As promised, here are the notes from this morning’s sermon on the facts surrounding the resurrection of Christ and its effect on Christian theology.
At last week’s Embracing the Truth Conference, I shared the lecturing duties with my friend, Roger Skepple. Elder Skepple is the pastor of Berean Bible Baptist Church in Atlanta, GA. He is also one of my favorite exegetes and Bible teachers. For that reason, I thought I’d post his lectures here on my blog so you could hear them while the rest of the messages are being posted on the Sovereign Grace Bible Conference website.
His assigned topic was: The Church of Laodicea. It’s well worth the time to listen.
Here are the audio files and notes from this year’s Embracing the Truth Conference lecture series on the topic: Jesus as Judge.
Just a note about the audio: We were using a wireless microphone, which is normally not a problem. But this year, for some reason, we got intermittent RF interference that made its way into the recordings. I can sometimes remove unwanted noise from digital recordings, but this RF noise was in the same frequency spectrum as my voice, so removing it rather severely altered the voice quality. So, I tried to bring it down a bit, but you’ll definitely hear it when it pops up. The noise comes and goes but I don’t think it hampers the audibility too terribly.
All of the messages from this year’s conference are available on the Sovereign Grace Bible Conference Website.
Conference season is starting early this year. In fact, the first Sovereign Grace Bible Conference of 2016 is convening next week. If you’re in the area, make sure and stop in! You’ll be blessed by the fellowship, preaching, teaching, and food. Did I mention the food?
Thanks to Elders Kennedy and Pickett from New Christian Life Church in Lebanon, TN. and Elder Spickard and his team at Hamilton Chapel Church in Gladeville for their faithfulness and leadership in this annual event.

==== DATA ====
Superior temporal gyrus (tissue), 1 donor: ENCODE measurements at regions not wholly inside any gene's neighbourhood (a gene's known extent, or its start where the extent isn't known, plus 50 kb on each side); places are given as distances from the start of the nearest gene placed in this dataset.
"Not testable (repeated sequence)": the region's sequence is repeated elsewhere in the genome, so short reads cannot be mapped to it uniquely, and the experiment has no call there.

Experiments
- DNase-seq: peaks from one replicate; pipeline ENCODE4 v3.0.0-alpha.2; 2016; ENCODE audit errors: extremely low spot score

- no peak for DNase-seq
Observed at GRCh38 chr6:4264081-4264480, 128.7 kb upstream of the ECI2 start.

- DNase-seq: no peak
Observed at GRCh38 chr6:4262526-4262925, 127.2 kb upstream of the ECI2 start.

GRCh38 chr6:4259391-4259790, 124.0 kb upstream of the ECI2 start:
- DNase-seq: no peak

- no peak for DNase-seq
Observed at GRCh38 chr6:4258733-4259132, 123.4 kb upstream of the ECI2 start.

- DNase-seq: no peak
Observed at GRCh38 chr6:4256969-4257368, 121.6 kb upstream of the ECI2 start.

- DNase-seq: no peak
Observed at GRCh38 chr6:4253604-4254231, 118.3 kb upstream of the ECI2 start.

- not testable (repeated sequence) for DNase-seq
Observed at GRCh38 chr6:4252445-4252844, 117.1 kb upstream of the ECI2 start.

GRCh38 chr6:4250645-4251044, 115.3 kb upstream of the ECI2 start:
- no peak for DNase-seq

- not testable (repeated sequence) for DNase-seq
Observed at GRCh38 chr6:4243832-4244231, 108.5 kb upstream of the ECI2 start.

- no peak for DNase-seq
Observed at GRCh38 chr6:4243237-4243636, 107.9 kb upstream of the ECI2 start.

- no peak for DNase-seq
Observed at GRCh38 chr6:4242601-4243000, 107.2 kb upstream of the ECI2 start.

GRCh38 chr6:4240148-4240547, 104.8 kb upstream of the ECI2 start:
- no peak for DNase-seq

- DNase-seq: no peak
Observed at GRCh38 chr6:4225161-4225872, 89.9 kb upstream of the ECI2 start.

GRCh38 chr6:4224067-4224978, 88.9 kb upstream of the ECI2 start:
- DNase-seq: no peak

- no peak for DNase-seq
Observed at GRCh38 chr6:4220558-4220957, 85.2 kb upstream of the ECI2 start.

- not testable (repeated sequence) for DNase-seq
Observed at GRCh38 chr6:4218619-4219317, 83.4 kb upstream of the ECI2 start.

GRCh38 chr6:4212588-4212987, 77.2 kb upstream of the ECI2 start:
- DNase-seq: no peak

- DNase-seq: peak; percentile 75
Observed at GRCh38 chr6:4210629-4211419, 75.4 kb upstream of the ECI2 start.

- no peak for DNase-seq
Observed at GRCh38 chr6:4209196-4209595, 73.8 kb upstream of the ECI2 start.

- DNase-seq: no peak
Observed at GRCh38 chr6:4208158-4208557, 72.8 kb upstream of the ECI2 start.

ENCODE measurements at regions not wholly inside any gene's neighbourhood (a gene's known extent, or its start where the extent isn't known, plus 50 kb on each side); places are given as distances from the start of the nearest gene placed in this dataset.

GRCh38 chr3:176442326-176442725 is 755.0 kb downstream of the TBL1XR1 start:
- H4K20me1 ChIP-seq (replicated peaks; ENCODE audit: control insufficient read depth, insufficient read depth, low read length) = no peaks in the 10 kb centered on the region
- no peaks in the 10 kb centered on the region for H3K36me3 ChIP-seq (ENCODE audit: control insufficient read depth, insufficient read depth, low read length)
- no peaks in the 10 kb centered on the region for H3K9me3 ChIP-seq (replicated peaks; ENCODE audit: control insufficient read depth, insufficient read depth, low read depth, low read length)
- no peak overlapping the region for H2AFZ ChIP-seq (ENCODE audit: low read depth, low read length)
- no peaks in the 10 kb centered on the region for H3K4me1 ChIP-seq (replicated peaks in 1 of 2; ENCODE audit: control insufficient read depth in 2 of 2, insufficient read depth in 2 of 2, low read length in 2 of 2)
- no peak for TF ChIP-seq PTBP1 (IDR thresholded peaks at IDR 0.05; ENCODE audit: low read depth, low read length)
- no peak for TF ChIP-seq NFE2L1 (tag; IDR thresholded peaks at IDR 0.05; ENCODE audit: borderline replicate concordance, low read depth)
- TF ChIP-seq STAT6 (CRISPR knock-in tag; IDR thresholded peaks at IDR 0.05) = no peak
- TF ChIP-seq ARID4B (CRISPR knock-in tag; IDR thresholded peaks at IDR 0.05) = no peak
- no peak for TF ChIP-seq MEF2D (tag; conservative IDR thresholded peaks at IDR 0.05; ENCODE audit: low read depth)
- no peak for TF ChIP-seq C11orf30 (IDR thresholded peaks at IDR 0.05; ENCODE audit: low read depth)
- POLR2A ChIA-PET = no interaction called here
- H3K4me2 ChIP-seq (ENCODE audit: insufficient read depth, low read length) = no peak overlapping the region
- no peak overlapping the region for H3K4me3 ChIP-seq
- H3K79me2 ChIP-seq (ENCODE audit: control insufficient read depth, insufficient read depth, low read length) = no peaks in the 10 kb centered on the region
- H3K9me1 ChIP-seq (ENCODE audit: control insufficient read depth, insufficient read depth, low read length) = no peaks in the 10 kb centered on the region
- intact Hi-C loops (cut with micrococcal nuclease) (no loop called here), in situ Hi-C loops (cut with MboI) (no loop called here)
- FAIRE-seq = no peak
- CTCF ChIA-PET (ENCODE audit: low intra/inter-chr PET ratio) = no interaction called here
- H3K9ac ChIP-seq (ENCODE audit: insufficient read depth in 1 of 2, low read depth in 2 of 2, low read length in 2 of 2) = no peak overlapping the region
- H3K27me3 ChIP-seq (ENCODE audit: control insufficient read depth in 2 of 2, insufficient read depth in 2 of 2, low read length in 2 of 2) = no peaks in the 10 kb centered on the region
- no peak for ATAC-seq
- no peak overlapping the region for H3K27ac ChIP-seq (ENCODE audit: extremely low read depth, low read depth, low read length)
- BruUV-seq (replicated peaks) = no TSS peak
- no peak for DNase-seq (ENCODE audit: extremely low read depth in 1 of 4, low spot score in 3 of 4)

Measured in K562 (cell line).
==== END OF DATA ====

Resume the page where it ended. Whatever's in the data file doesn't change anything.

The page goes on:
Here is a pdf of the poster announcing the conference: ETT Conference
And here is the schedule: ETT Schedule
I mentioned this evening, as we discussed the “Day of the Lord” language int he Bible, that I would post my notes here. So, being a man of my word, you can grab the pdf here:
The audio lesson is found here: http://www.salvationbygrace.org/Audio/Amos/05_Feb_24_The_Day_of_the_Lord.mp3
The last few months my “blog maintenance” has been a tad sketchy — owing to my frequent trips to Tuscaloosa to care for my mom, which often left me scrambling to keep up with my other duties when I was home. Along the way, several folk have written comments to various articles and posts. I really enjoy the feedback! But, I have to actively “approve” comments in order for them to show up on the blog. And they stacked up, unapproved, until today.
I usually get an email when a new comment arrives. Since updating the blog to the latest version of WordPress software, those emails haven’t shown up. I’m going to try and fix that.
But, just know that I appreciate the comments and feedback. It’s very encouraging and always good to know that people are reading and taking advantage of the notes and downloads available here.
So, keep those comments coming … and please accept my apology for letting some of them languish.
I don’t do politics. And I don’t typically create internet “memes.” But, I have to get this off my chest …
Between the recent article concerning the pre-wrath rapture and the recent availability of the “History of the Future” book on Amazon, I’ve been spending a good deal of time dealing with eschatological matters. In the process, I’ve bumped into an argument that is shared by advocates of pretty much every other position than premil/pretrib. It goes like this —